Early vocabulary has been a surprisingly good developmental predictor. Jointly with Haley Vlach, we are working on an NIH-funded project to understand the causal links between early language and later cognition. Part 1 of this project aims to identify which early-learned words promote the learning of more words. Part 2 aims to understand whether and how these words promote inductive inference in preschool-aged children.

How do programming languages influence human cognition?

Physical tools such as microscopes and telescopes have expanded the range of our senses and allowed for scientific discoveries that would be impossible without these tools. Far from being cloistered in scientific journals, the discoveries that these tools made possible have transformed what people think and do (skeptical? Think Germ Theory of Disease). In addition to such physical tools, modern science makes extensive use of computational tools ranging from programming languages to statistics packages and data-analytic environments. In what ways is scientific progress and human reasoning itself being transformed by these tools?

We have recently begun a Sloan Foundation funded project to investigate this question using approaches that include large-scale data-gathering (e.g., analyzing GitHub repositories) and experimental (e.g., examining how source code evolves as it passes from one person to the next).

To what extent is what we perceive affected by what we know and expect?

We perceive as we do because our perceptual systems have been honed by evolution to transform energy into forms useful for guiding our actions. This process is flexible in that our current needs often determine what form of information is useful. Work in the lab examines how knowledge and expectations can act as priors changing how people perceive. Many of these investigations involve testing how language may augment (visual) perception. These studies take as inspiration Edward Sapir’s remark that “even comparatively simple acts of perception [may be] very much more at the mercy of the social patterns called words than we might suppose”.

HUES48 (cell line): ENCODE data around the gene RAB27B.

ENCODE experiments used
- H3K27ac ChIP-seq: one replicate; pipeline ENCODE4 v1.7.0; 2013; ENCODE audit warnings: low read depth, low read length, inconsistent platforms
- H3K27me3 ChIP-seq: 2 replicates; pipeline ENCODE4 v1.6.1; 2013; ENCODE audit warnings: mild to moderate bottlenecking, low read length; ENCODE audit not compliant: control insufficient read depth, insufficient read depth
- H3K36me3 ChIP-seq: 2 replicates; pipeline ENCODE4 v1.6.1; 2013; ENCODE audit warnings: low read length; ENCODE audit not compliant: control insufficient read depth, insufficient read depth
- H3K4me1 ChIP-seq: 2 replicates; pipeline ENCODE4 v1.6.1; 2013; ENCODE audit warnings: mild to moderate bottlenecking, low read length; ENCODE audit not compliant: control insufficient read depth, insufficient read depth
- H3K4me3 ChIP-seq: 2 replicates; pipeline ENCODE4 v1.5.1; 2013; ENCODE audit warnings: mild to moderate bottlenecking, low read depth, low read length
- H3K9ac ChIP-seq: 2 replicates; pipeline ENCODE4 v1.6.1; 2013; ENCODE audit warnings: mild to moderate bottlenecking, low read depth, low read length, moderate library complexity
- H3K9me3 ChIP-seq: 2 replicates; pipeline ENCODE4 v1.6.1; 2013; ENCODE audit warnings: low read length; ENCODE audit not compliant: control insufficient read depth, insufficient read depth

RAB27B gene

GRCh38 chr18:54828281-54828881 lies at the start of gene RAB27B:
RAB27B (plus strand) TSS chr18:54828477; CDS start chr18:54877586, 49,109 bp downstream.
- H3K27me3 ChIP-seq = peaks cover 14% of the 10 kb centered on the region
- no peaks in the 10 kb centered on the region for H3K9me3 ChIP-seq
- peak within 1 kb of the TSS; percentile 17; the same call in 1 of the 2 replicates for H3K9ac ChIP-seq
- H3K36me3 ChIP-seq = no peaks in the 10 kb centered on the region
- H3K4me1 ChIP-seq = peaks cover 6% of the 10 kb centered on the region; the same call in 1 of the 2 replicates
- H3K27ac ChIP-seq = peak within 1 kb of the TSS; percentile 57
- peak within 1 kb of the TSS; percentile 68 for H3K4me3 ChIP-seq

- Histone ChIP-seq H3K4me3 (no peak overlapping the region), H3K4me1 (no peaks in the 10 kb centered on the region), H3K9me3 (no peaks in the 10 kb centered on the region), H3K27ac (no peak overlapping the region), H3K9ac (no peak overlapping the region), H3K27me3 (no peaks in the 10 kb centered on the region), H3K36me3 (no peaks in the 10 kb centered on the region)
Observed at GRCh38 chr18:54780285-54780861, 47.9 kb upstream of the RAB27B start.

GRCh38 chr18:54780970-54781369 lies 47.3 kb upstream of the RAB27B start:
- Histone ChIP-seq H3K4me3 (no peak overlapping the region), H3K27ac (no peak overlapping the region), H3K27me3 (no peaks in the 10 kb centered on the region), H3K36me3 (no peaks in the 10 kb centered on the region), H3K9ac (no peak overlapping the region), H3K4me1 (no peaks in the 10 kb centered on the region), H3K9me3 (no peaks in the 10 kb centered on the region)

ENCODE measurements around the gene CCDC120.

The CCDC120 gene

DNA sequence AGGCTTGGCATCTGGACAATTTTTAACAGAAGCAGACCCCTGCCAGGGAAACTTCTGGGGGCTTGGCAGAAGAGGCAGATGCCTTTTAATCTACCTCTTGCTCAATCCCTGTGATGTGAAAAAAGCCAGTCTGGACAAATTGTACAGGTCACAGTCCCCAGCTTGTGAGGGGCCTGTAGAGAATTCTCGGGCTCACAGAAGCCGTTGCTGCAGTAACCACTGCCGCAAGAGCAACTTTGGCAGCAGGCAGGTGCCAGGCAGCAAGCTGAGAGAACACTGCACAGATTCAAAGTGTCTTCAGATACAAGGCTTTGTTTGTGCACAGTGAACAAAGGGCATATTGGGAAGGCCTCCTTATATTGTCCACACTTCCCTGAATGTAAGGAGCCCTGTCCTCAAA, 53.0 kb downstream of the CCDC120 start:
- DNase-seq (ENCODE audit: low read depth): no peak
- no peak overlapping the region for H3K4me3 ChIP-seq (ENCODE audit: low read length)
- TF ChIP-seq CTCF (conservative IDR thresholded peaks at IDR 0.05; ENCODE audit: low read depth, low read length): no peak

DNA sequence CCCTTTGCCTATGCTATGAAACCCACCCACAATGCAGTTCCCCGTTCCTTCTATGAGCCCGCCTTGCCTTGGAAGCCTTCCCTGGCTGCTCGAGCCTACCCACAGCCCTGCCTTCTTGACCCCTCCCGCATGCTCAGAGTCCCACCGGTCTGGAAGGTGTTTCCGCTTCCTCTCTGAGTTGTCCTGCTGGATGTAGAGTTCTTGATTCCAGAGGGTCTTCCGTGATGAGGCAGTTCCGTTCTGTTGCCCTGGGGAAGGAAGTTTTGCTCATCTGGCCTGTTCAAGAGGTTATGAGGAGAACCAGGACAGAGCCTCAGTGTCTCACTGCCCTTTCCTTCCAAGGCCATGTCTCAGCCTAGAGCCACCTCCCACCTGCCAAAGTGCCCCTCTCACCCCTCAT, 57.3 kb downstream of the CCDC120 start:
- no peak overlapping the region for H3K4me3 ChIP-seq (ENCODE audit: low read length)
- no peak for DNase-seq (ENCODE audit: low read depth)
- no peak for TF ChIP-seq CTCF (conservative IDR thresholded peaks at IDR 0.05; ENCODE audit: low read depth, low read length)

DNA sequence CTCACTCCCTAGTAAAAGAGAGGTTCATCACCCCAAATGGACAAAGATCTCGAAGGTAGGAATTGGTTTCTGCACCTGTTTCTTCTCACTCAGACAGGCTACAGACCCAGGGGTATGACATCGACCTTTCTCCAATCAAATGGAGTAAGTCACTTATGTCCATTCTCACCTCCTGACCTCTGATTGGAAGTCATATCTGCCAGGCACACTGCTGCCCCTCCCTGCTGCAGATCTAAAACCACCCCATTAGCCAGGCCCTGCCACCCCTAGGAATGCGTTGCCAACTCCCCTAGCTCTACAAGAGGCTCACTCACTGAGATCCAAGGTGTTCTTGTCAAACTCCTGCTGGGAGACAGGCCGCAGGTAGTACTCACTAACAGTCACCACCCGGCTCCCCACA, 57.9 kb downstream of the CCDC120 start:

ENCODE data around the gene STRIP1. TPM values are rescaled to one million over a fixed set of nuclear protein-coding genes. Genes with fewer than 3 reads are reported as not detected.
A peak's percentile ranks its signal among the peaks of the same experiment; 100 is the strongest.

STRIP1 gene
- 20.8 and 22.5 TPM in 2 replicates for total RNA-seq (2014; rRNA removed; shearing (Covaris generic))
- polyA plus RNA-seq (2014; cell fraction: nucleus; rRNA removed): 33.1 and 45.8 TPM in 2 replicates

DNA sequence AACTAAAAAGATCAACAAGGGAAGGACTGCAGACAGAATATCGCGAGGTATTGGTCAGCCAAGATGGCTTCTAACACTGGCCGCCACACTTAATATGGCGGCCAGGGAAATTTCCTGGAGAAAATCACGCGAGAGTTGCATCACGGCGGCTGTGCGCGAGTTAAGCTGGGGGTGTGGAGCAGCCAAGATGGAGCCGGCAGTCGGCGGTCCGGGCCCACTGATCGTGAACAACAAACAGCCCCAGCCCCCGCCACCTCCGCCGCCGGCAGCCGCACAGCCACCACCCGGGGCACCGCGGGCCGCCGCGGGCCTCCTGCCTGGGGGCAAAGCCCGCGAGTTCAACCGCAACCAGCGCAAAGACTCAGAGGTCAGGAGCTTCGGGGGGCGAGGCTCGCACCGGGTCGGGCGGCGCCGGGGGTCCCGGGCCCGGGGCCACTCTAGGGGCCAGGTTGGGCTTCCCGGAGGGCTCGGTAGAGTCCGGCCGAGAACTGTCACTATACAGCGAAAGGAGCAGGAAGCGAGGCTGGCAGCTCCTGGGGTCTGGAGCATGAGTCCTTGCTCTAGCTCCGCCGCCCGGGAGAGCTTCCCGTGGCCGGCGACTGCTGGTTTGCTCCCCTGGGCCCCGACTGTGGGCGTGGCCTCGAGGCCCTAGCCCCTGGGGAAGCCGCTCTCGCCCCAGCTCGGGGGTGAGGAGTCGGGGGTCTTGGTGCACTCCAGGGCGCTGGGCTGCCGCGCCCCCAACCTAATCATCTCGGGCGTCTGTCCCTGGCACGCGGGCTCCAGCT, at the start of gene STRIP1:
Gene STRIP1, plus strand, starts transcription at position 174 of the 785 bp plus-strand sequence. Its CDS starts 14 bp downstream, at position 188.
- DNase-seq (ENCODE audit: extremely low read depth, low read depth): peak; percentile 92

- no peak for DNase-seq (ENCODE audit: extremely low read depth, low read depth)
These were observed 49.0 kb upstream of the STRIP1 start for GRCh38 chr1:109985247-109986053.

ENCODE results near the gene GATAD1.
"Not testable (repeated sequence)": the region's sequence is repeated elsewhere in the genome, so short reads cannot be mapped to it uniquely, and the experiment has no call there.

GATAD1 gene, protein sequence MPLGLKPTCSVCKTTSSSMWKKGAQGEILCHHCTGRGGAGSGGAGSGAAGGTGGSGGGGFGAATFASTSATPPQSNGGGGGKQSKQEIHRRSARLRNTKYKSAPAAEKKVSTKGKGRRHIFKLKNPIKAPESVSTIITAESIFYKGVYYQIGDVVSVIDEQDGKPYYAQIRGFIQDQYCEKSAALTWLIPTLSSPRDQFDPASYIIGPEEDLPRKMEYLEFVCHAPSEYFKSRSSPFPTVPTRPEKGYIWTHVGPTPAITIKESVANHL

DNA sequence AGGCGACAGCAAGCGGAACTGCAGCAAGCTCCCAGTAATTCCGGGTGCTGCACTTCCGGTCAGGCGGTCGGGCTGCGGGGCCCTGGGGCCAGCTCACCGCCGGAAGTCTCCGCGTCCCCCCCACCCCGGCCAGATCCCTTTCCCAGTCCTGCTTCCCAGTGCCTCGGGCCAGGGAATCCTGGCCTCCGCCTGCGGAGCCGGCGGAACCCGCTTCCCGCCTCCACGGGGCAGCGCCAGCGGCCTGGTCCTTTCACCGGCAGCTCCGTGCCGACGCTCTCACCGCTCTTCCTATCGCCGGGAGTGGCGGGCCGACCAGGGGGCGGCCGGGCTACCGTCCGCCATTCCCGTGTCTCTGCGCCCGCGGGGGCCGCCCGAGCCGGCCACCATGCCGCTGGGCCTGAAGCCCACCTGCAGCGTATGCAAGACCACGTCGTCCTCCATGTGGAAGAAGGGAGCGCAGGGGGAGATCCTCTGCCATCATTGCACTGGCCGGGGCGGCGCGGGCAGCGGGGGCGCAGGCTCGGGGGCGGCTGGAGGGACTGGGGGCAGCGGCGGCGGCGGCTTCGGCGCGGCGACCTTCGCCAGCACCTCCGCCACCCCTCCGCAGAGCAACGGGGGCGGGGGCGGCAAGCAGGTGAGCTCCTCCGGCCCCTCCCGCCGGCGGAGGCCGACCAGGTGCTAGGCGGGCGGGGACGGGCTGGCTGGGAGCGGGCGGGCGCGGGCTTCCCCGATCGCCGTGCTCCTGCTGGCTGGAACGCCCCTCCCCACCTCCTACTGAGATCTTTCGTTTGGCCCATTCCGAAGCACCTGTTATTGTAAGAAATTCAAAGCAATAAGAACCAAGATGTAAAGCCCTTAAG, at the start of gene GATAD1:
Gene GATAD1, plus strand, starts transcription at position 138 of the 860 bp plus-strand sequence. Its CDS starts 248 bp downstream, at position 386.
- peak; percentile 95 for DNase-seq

Our work on this topic can be found here. You can also popular press coverage of some of this work here and here, and read a in-depth review of how such top-down effects on perception arise when one views the brain in a predictive-coding framework. We are winding down this research direction in the lab.

Why are some explanations especially satisfying? Why do different scientists prefer different theories to account for the same data?

Some explanations seem very compelling, even if they are factually wrong. Other explanations seem completely unsatisfying, even if they are, technically speaking, correct. A new line of research is examining what makes some explanations more satisfying than others and why some people prefer some types of explanations. In a related project, we are examining whether certain cognitive biases predict whether a given scientist prefers one type of theory/explanatory framework over another. This work was part of the Templeton-funded Metaknowledge network.

Openings in the lab

The lab is not accepting graduate students for Fall, 2024.

If you are an undergraduate at UW-Madison interested in getting involved as a research assistant, please complete this online application. Good idea to drop a note by email as well.

The lab has a history of hosting scholars from various disciplines interested in the language-cognition links. If you are a graduate student/researcher interested in spending some time with us, get in touch!